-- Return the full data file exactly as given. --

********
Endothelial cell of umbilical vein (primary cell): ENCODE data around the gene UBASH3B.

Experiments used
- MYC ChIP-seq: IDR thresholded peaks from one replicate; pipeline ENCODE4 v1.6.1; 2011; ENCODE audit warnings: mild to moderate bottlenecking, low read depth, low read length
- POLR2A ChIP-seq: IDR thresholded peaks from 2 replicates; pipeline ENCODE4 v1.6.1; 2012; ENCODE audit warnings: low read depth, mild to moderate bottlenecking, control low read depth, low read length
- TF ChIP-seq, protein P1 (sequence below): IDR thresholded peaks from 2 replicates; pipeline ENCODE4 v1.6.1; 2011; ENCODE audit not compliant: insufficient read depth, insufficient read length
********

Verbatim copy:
Endothelial cell of umbilical vein (primary cell): ENCODE data around the gene UBASH3B.

Experiments used
- MYC ChIP-seq: IDR thresholded peaks from one replicate; pipeline ENCODE4 v1.6.1; 2011; ENCODE audit warnings: mild to moderate bottlenecking, low read depth, low read length
- POLR2A ChIP-seq: IDR thresholded peaks from 2 replicates; pipeline ENCODE4 v1.6.1; 2012; ENCODE audit warnings: low read depth, mild to moderate bottlenecking, control low read depth, low read length
- TF ChIP-seq, protein P1 (sequence below): IDR thresholded peaks from 2 replicates; pipeline ENCODE4 v1.6.1; 2011; ENCODE audit not compliant: insufficient read depth, insufficient read length